By Frank Gardner
Security correspondent, BBC News
Saudi Arabia's King Abdullah arrived in the UK on Monday for the first state visit by a Saudi monarch for 20 years.
The Saudi flags are flying along the road to Buckingham Palace
He will be the guest of Queen Elizabeth II at Buckingham Palace and is due to meet British political leaders on Wednesday, culminating in a glittering state banquet.
The visit is the product of years of patient diplomacy and is an indication of how Saudi Arabia has become one of the UK's closest allies in the Middle East.
On Monday five planes touched down in the UK, bearing the octogenarian King Abdullah and an entourage of Saudi ministers, businessmen and journalists.
Saudi Arabia and the UK clearly matter to each other, with the relationship going well beyond trade, although last year British commercial exports to Riyadh exceeded £3.5bn.
Around 20,000 Britons live and work in Saudi Arabia and the UK has now landed a massive export order for the Typhoon fighter jet.
This has not been without controversy. In 2006 this multi-billion pound order appeared to be at risk of cancellation as the UK's Serious Fraud Office (SFO) threatened to probe into the private Swiss bank accounts of Saudi princes as part of their investigation into alleged corruption in Saudi-UK arms deals dating back to the 1980s.
The Saudi monarchy also indicated that if the probe went ahead then co-operation between the two countries on counter-terrorism would cease.
Tony Blair, who was prime minister at the time, stopped the probe, triggering an outcry by anti-corruption campaigners in the UK and Europe.
This week both British and Saudi officials are hoping this issue will not overshadow the packed agenda.
On Monday the so-called Two Kingdoms Dialogue will be opened by speeches from the British Foreign Secretary, David Miliband, and the Saudi Foreign Minister, Prince Saud al-Faisal.
The UK-Saudi relationship was strong during Tony Blair's term
The UK Foreign Office says the conference will focus on youth, education and cultural dialogue. But underpinning the Saudi-UK relationship is a large and growing bilateral trade and ever closer diplomatic and security co-operation on trying to resolve the flashpoints of the Middle East.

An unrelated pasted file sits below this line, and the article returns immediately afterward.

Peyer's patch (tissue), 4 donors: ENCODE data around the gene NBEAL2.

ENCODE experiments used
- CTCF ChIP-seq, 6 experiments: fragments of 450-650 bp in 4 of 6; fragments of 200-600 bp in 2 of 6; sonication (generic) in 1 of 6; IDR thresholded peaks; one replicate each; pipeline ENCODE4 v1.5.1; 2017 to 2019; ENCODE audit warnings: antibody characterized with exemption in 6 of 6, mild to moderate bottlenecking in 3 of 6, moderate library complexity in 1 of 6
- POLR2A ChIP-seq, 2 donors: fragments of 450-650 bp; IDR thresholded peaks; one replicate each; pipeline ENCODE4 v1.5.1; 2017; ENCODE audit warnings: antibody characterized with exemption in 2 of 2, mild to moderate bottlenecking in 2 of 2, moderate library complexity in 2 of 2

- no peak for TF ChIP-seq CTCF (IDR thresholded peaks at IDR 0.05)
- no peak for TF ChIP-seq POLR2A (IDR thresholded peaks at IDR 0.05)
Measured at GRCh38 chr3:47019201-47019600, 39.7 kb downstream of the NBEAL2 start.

King Abdullah's 2002 peace initiative for the Palestinian-Israeli dispute is still the only peace plan on the table, and behind the scenes Saudi Arabia has been working to calm tensions in Lebanon and to find ways of resolving the insurgency in Iraq.
But one of the Saudis' prime concerns today is how to contain their giant neighbour Iran and its suspect nuclear programme.
So sensitive is this issue that King Abdullah declined to discuss it in a recent interview with the BBC, so this week's visit is unlikely to see any new announcements in that area.
Sport, education and even double taxation are all on the agenda this week.
There is also a three-day exhibition of photographs at the Victoria & Albert Museum in London of rare photographs from Princess Alice's visit to the Saudi kingdom in the 1930s.
Beyond all this, say officials, the Saudis will be hoping to correct some of the misconceptions that have arisen about their country since 15 Saudi nationals took part in the 9/11 attacks on New York and Washington in 2001.
A UK deal to sell Typhoon fighter to Riyadh has been controversial
Initially the Saudi ruling family publicly denied they had a problem with violent religious extremism but they faced a devastating wake-up call in May 2003 when al-Qaeda carried out a triple suicide bombing in Riyadh that killed over 30 people.
Since then they have removed or "retrained" extremist preachers and reformed much of the educational curriculum, excising extremist tracts that encouraged intolerance and even violence towards non-Muslims.
They have also embarked on a widescale public information campaign to steer young Saudis away from violent jihad.
But with conflict raging in neighbouring Iraq, the Palestinian issue still unresolved and thousands of Western troops deployed to the region - where they are often seen as "occupiers" - there are still many recruits to al-Qaeda's cause.
King Abdullah has told the BBC it will take 20 to 30 years to defeat terrorism.
Despite close Anglo-Saudi co-operation on security and intelligence the Saudi leadership maintains that it passed the UK information that might have averted the London bombings of 2005 if it had been acted on.
Whitehall officials have strenuously denied this, and a subsequent investigation by the UK Parliament's Intelligence and Security Committee (ISC) found no evidence of any actionable intelligence passed by the Saudis that could have prevented the 7/7 bombings.